Phil Gatenby Durham, United Kingdom
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Retiring from my role as Head of Fine Art at Teesside University in 2014 has enabled me to give full attention to my own studio practice. Practice led autonomy is an insistent thread in the thoughts I have shared with students, academic colleagues & fellow practitioners in the UK and when listening to students, artists and peers in America, Germany, Holland and the Czech Republic.

I think of the studio as a place where elusive ideas and stray memories make themselves known. Doubts and certainties tussle around as each painting begins, some things carry, some things don't. The legacy of non-representational painting presents itself as a sufficiently fragmented resource for its former certainties to be repositioned as an aspect of tactical urbanism. Work for the eye to do in painting. The prime concern out of this tussle reveals itself as an insatiable grappling with figure and ground. Sometimes the figure is the viewer, sometimes the figure is the canvas surface and sometimes an entity within the frame - a tower, a grid, a line, a contour - sometimes not. Likewise, ground confers an immediate association with physical substance, sometimes not. Currently, figure/ground represents physicality in either guise. In this instance a screen/grid motif situates a moment of resistance enabling the materiality of paint to do no other than become a counter. These works appear to me as inescapably of nature, a condition that carries contradictory assumptions, entanglements that build sequentially, a nudge to understand more about how linearity is stilled.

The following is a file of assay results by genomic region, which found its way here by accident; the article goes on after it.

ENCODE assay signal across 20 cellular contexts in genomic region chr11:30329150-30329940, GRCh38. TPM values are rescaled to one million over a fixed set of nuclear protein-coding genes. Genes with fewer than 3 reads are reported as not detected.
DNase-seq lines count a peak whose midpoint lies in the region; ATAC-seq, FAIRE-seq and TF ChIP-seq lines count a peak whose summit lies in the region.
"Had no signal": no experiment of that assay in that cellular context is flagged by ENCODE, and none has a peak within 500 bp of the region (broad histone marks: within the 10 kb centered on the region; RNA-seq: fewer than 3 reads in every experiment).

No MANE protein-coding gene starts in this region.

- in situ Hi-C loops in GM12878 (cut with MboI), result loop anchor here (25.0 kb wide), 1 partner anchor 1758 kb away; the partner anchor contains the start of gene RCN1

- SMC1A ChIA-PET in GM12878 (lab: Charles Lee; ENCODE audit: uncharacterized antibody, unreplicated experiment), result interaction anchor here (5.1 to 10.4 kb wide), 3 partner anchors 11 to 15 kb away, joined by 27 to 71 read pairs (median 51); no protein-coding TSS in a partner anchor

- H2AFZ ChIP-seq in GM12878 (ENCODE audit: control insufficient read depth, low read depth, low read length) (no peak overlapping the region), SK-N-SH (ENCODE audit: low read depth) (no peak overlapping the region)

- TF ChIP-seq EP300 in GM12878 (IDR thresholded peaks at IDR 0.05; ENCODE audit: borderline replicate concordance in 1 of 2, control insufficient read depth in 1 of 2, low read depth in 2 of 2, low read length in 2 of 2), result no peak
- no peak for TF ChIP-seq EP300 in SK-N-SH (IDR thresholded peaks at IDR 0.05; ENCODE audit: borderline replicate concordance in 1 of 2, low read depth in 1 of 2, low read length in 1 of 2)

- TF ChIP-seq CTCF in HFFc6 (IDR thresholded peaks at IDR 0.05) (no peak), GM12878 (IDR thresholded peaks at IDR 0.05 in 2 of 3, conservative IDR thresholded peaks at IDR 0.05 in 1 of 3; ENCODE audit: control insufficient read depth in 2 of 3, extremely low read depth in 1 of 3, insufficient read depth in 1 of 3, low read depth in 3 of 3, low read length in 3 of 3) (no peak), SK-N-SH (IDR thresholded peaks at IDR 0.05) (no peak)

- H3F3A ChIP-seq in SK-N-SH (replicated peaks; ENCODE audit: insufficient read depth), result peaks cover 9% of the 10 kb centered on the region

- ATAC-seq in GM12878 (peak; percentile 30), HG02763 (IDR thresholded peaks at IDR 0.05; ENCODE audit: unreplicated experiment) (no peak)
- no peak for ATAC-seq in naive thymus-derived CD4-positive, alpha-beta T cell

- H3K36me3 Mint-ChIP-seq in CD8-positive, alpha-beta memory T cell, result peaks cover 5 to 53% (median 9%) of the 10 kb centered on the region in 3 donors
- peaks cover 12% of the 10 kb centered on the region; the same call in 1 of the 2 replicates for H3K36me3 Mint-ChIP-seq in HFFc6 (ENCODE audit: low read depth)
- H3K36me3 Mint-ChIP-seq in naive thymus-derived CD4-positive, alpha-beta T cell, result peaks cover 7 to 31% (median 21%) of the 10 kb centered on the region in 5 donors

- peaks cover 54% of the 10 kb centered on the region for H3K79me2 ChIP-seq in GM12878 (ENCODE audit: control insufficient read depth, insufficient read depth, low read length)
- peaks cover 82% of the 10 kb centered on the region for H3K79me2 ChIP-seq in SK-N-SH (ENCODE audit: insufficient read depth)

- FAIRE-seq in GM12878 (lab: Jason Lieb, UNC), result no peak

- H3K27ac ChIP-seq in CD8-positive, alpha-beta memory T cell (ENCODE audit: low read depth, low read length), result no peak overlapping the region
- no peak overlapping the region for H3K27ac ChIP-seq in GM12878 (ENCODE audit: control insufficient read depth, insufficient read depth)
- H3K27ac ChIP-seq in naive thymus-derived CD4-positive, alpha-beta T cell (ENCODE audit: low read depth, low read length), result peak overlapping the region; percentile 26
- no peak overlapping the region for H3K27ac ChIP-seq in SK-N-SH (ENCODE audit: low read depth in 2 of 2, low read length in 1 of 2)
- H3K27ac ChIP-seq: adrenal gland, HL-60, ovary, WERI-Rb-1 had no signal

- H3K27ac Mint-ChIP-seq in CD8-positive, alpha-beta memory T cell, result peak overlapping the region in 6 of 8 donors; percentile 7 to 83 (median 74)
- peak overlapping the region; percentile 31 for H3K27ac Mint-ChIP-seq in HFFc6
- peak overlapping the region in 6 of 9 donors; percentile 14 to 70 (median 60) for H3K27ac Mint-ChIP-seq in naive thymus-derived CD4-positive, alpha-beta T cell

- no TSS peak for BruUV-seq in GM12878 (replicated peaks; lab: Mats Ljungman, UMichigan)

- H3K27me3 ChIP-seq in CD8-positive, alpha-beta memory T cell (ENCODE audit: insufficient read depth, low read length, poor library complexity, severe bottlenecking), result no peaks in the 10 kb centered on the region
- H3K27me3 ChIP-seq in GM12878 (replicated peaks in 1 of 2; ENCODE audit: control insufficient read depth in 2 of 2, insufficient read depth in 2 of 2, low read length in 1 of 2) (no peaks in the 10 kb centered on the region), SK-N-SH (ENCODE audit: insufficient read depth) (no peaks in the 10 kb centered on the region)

Audience, guests and viewers have an opportunity to test, refresh and mirror their own doubts and certainties, experiment their ownership of lived experience and welcome their willing engagement with unforgiving and messy quests to affirm identity on their terms. There is commonality in this encounter when the subjectivity of meaning in each and all is invited and acknowledged rather than instructed. Commonality of intent begs additional questions: how will the arts and humanities sustain and transform in the swim of climate change in a pandemic era? How will writers, poets, visual artists, dancers and musicians act? Who will be deemed worthy and deserving?

Interested in
CompetitionConferenceExhibitionOpen studios
Media
Art writingPainting
Other keywords
DocumentaryExperimentalMemorySite-specific